The Rayleigh-Jeans law is a formula that approximates black-body radiation at longer wavelengths, i.e., approximates one of the two tails of the spectrum, which is precisely specified by the Planck function. The Raleigh-Jeans law has the advantage of being a simpler function, easier to manipulate algebraically and incorporate into formulae describing astronomical phenomena. The Rayleigh-Jeans law and the Wien approximation are analogous, each approximating one end of a black-body spectrum. Its form based upon wavelength:
Bλ(T) = 2cKBT/λ4
Or, based upon frequency, giving a SED according to frequency-differentials:
Bν(T) = 2ν²KBT/c²
Being a good approximation of the spectrum's longer-wavelength tail, it is useful in radio astronomy. The longer the wavelength, i.e., further toward that tail, the closer together they are, and the spectrum produced by the law is known as the Rayleigh-Jeans limit, a curve that the actual black body spectrum approaches. The region of the spectrum where this is a useful approximation is called the Rayleigh-Jeans regime or Raleigh-Jeans region. The this regime's location depends upon the temperature-regime: the hotter the type of objects, the more the Rayleigh-Jeans regime extends toward shorter wavelengths.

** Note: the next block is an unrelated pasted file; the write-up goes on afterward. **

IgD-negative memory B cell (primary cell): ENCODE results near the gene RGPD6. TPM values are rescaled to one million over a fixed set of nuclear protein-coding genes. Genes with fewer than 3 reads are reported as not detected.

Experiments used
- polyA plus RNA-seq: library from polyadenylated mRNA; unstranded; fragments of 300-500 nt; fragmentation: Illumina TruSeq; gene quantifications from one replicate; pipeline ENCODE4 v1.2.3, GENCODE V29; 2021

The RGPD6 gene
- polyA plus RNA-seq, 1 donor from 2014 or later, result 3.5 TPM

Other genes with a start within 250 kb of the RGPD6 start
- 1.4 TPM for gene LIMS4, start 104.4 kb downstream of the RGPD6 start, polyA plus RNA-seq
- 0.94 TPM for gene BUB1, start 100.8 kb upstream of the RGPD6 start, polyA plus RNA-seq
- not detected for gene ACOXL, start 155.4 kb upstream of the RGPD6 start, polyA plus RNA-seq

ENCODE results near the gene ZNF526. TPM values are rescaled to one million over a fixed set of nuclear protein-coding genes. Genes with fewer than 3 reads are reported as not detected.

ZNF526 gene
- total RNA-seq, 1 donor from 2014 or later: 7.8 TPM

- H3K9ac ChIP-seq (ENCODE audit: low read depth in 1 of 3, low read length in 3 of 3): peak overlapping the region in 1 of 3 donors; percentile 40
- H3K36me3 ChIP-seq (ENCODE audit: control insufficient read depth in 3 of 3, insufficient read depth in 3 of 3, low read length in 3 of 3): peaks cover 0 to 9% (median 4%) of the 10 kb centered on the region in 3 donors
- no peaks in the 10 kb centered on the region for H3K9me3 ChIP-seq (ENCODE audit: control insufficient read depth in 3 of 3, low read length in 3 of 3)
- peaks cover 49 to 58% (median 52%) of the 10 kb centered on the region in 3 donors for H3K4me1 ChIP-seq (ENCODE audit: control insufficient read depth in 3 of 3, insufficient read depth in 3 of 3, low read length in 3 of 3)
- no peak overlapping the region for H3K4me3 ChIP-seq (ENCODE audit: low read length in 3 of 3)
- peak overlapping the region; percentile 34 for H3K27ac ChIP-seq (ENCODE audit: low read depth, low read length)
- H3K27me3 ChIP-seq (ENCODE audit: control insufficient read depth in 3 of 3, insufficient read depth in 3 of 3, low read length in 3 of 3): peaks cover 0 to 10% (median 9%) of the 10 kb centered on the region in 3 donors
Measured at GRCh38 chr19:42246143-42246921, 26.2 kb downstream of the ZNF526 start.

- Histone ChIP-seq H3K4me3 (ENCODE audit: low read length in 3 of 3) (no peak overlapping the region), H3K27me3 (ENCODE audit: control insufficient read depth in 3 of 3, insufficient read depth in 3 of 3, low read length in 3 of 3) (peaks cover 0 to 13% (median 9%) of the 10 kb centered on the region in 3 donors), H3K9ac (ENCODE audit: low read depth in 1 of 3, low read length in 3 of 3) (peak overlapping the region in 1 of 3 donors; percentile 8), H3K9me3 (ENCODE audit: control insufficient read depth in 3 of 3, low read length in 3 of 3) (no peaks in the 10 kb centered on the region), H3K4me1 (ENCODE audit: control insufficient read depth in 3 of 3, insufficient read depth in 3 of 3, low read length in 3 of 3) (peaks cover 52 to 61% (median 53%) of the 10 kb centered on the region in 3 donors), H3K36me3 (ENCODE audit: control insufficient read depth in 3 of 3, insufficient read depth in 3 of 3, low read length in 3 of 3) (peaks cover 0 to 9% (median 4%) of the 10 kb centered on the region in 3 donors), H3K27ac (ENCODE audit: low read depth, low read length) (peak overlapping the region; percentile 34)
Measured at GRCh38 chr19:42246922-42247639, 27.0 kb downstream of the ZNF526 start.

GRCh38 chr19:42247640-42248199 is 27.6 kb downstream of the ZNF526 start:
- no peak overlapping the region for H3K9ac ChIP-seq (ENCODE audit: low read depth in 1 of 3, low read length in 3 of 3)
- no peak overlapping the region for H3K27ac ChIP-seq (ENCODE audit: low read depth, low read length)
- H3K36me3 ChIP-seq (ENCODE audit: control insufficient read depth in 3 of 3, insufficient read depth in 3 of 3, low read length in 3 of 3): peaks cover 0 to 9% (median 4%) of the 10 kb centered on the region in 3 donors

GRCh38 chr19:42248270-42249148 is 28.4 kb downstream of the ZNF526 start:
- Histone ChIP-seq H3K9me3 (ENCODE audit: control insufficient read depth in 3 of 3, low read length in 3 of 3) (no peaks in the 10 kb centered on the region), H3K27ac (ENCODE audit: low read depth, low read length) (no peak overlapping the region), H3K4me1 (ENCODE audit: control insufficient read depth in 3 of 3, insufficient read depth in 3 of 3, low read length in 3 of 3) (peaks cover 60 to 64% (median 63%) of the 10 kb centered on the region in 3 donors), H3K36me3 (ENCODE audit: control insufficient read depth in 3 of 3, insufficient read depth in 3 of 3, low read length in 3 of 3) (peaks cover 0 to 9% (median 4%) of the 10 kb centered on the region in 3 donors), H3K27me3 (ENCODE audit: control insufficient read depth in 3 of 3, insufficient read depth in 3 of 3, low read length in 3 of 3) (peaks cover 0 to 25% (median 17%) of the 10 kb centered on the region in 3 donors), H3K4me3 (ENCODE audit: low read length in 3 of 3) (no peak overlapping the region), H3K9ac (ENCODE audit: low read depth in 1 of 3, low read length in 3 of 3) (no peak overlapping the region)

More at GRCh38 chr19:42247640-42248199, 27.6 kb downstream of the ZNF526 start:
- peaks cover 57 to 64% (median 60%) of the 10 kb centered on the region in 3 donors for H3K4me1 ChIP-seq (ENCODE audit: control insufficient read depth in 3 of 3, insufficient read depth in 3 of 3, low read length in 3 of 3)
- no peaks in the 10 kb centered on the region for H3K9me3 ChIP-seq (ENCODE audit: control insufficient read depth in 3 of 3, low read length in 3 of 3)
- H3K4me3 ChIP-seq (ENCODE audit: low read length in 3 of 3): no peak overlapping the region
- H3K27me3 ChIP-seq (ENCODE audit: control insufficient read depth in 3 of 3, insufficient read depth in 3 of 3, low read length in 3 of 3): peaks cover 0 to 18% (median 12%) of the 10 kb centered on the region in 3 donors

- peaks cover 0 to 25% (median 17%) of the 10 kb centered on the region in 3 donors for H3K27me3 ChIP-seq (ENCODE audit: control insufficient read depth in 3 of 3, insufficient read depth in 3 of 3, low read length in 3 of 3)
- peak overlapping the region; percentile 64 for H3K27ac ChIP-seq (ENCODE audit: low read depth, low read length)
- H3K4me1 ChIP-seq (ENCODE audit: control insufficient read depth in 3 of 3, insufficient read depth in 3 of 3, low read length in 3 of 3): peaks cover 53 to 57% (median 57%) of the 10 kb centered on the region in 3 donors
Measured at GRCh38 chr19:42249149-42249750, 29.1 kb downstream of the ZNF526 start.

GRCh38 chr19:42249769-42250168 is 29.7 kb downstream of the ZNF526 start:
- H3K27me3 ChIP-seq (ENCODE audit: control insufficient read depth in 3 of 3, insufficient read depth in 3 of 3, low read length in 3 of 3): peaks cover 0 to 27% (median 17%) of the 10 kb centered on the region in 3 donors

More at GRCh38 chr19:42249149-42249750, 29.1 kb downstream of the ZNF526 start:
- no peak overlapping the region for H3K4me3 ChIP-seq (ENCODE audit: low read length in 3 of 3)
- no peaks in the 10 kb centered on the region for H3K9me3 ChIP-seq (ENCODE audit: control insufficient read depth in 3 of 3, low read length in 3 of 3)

The Rayleigh-Jeans law was devised before the Planck function was known and was derived from classical (pre-quantum mechanics) physical principles by Lord Rayleigh and James Jeans. However, it was clearly wrong: it says that the shorter the wavelength, the more electromagnetic radiation is emitted at that wavelength, approaching infinity. Among other issues, this would imply objects would cool to zero in zero time. This anomaly between theory and observation is termed the ultraviolet catastrophe. The Planck function matched observation and quantum mechanics developed from the physical rules this implied.